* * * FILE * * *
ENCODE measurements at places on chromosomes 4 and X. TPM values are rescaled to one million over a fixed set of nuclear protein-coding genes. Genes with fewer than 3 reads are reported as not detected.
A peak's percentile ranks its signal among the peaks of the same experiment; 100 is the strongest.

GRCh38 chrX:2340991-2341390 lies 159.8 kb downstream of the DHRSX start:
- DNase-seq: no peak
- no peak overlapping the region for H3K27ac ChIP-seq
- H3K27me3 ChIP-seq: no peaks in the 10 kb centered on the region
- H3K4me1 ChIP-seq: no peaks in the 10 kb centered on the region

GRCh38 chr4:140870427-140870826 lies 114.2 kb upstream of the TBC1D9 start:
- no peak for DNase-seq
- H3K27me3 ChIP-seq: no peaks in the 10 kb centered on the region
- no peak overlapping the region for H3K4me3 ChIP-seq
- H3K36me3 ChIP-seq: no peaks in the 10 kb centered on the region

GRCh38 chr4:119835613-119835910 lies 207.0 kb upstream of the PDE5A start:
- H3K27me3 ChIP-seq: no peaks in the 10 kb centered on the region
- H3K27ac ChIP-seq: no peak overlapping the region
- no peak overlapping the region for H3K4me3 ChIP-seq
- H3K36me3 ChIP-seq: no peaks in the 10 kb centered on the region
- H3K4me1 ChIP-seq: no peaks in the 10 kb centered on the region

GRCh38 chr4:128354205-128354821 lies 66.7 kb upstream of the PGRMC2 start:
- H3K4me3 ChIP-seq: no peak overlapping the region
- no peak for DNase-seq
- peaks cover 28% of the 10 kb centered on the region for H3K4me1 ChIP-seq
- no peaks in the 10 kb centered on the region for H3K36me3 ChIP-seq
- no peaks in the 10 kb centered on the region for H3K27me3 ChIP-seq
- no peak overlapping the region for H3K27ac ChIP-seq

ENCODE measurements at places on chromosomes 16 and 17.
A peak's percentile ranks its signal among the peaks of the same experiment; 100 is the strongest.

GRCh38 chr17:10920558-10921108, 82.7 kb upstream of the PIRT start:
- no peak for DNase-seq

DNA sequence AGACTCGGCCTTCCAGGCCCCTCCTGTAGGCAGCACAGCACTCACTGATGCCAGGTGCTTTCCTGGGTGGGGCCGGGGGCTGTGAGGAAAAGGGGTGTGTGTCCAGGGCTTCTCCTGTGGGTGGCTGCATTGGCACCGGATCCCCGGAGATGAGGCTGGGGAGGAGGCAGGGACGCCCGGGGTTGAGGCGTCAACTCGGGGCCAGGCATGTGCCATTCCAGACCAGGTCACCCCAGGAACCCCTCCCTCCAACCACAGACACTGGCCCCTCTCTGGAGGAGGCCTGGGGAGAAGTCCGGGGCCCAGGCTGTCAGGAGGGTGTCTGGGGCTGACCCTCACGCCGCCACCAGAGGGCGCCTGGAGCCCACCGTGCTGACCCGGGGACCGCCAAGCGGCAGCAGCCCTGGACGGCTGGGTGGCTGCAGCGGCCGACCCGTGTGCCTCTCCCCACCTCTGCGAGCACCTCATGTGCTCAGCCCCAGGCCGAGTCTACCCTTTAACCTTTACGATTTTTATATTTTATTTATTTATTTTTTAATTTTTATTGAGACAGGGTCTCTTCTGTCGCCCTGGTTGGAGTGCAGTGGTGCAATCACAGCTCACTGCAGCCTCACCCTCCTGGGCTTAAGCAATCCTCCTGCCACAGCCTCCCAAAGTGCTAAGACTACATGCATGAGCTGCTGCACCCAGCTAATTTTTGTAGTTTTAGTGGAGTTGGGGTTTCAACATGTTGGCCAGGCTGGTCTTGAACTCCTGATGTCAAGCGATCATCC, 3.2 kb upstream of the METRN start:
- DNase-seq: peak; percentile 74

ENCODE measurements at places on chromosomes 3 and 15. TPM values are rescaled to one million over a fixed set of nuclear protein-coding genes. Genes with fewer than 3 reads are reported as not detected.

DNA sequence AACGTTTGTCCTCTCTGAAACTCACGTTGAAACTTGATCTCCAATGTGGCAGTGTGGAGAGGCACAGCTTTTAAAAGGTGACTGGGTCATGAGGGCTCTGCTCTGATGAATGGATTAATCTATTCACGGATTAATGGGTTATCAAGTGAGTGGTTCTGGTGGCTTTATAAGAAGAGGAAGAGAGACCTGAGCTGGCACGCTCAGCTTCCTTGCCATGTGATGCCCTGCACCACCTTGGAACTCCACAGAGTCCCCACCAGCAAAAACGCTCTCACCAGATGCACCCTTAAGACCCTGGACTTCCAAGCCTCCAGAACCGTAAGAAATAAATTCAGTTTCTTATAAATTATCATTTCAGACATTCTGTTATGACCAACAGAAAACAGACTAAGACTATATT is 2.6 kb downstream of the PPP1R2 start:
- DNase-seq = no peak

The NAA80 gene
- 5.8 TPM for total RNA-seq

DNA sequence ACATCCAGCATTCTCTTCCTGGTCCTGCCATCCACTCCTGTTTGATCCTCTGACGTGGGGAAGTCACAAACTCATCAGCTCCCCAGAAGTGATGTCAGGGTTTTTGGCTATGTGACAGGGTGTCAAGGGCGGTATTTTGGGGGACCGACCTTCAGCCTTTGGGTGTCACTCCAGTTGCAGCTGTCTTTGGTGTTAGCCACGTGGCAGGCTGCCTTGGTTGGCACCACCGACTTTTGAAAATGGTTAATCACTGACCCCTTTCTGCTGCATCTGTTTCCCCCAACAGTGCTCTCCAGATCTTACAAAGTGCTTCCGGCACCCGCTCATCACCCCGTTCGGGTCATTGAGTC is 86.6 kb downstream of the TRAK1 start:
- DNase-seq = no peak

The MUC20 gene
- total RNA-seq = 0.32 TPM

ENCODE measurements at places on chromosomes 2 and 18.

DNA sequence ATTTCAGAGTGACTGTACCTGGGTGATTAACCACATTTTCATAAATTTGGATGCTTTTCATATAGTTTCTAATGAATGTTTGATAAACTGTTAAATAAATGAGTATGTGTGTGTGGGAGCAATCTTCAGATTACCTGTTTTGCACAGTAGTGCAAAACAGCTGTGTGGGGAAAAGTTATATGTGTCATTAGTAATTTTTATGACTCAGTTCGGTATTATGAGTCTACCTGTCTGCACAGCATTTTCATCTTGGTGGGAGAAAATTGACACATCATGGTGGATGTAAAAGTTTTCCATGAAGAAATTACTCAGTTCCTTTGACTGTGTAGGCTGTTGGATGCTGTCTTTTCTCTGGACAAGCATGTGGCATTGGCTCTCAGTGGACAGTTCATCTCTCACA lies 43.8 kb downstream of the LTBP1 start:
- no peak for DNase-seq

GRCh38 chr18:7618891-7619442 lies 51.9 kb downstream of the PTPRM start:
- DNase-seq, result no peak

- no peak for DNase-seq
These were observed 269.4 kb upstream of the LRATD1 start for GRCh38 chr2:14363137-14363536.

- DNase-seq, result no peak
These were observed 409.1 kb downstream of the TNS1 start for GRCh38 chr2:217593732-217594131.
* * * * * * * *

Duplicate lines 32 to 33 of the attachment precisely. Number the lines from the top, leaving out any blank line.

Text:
ENCODE measurements at places on chromosomes 3 and 15. TPM values are rescaled to one million over a fixed set of nuclear protein-coding genes. Genes with fewer than 3 reads are reported as not detected.

DNA sequence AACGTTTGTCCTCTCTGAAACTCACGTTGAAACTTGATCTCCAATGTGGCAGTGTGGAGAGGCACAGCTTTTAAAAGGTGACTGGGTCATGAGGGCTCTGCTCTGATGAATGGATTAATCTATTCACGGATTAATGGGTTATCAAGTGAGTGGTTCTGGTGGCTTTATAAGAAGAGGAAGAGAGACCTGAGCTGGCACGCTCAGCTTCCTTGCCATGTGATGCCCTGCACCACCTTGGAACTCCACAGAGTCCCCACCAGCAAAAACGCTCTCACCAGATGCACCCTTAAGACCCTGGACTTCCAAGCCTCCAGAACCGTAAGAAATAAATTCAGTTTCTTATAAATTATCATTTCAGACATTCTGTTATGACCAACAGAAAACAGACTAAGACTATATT is 2.6 kb downstream of the PPP1R2 start: